board and batten shelf

 To attach the shelf to the top of the board and batten behind the toilet, I used Liquid Nails. The shelf is purely for decorative purposes. It’s too narrow to hold anything heavy and too high for my kids to climb on, so I wasn’t too worried abut using an actual nail to secure it to the wall. I didn’t add a shelf to the board and batten behind the mirror because the light fixture was in the way.

For the shelf, I used another piece of  2 1/2″ wide pre-primed MDF cut to the width of my wall and attached it by squirting one bead of Liquid Nails on the upper side of the horizontal board and one bead on the side of the shelf that would be sitting against the wall. You need to act fairly quickly to get it in place because Liquid Nails start to dry fast and once it’s dried, there’s no forgiveness! Firmly press the shelf against the wall and your horizontal board for a few minutes until it’s secured.

Next comes the caulking! Caulking can be a bit surprising if you’ve never done it before, but if you keep an old piece of cardboard and a damp cloth on hand, you’ll be fine. 🙂

Here’s how to load your Caulking Gun:

If you’re installing your board and batten in a high moisture area, be sure to use caulk that is meant for Kitchen and Bath. I used Dap’s Kwik Seal Plus and it worked well.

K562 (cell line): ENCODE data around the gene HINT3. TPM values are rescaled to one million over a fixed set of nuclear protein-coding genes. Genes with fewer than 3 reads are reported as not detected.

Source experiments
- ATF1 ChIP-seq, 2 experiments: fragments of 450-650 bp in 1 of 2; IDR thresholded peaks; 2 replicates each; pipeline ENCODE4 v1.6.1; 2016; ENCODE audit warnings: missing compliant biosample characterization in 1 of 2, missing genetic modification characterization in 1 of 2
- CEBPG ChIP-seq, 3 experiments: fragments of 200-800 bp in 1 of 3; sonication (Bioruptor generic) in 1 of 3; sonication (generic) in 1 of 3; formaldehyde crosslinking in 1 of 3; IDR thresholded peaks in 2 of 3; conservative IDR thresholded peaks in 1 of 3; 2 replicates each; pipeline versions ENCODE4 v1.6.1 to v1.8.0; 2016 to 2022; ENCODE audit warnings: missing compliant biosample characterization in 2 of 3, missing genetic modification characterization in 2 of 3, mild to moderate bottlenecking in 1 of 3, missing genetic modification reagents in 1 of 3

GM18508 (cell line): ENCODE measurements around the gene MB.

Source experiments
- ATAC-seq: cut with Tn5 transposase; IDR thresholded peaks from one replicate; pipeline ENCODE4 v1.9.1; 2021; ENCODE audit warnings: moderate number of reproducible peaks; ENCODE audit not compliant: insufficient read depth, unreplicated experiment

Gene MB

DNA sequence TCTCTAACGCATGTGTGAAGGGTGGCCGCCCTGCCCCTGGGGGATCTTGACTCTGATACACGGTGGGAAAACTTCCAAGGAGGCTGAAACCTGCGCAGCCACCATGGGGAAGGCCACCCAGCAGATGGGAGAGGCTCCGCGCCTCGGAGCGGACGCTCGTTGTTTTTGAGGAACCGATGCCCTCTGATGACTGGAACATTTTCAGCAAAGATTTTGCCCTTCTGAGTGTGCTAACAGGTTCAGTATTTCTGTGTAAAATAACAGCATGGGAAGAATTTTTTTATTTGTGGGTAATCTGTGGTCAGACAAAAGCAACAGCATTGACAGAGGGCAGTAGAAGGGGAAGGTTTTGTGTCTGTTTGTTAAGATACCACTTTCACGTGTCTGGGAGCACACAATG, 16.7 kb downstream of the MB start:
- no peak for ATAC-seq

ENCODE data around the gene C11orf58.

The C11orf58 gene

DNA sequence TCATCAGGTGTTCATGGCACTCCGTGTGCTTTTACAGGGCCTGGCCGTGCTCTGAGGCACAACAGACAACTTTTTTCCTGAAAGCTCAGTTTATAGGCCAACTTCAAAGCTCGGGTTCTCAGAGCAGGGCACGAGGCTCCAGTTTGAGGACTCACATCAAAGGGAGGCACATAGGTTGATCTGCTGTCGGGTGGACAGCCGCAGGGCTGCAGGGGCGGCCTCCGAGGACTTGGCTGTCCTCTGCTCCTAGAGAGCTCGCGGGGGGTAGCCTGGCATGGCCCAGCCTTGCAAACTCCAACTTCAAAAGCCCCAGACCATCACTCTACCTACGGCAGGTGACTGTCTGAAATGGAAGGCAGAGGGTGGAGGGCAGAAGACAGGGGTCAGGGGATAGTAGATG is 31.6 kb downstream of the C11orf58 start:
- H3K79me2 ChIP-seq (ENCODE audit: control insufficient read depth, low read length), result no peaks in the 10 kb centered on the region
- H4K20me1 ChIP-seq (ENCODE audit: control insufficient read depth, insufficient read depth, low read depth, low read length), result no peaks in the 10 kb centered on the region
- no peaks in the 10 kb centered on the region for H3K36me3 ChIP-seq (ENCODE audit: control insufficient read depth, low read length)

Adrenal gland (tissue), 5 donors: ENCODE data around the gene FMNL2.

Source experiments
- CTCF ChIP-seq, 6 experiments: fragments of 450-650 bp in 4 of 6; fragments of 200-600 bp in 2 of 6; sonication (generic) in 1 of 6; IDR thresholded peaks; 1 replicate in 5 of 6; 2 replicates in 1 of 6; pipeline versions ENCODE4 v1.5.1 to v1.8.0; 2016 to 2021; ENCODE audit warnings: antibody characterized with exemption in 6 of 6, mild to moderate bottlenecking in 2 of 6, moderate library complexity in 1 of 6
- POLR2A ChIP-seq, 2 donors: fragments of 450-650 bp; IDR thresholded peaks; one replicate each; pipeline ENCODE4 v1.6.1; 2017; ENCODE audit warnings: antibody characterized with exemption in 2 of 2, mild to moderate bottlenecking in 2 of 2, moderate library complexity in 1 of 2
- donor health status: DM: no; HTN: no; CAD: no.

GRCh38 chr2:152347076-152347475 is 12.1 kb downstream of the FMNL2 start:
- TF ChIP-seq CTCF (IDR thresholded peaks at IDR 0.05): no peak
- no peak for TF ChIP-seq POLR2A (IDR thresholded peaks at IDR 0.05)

Caulking feels pretty tedious and time-consuming, but the results are so worth it! You don’t want gaps between your boards and the wall. It looks ugly and it can harbor funny growing stuff, especially in a bathroom. It’s not hard; it just takes time.

To start, cut the nozzle at a 45-degree angle, place it in a caulking gun, and you’re ready to roll (some cartridges have seal that needs to be punctured with a nail).

I found it worth my while to practice on a piece of cardboard until I got a feel for the flow and size of the bead before I started caulking the actual board and batten. It’s important to keep the caulking gun moving quickly and smoothly once you squeeze the trigger; if you know what to expect, there will be less “Ooopsies!“. Keep a damp rag close by to wipe up any accidents as caulk starts to dry very quickly.

It’s far better to pull the caulk tube nozzle than to push it. For the vertical battens, that means caulking down instead of up. Caulking downwards allows the nozzle to slide over any bumps, while pushing up usually results in sudden stops that produce unsightly “blobs” of caulk. If you mess up, you can always scrape it off with a putty knife and start over.

Only caulk one seam at a time so you have enough time to get it “tooled” before it begins to dry. “Tooling” is glide over the bead of caulk in order to smooth it out and seal the gap. You can get a special tool for this, or just do what I did and wrap a damp rag around your index finger. Works like a charm! 🙂

Now all that’s left is to fill in the nail holes with some Spackle and a putty knife, lightly sand and prime the battens (I used Rust-Oleum’s Zinnser Cover Stain), and paint it all white!

board and batten white

I couldn’t believe how bright our bathroom became just by installing the board and batten! Once I painted the walls, it became even lighter.

mission rd bathroom after

That’s all there is to it! This is a perfect project for a newbie DIY’er. If you have any questions about the process, feel free to ask in a comment and I’ll try my best to answer. 🙂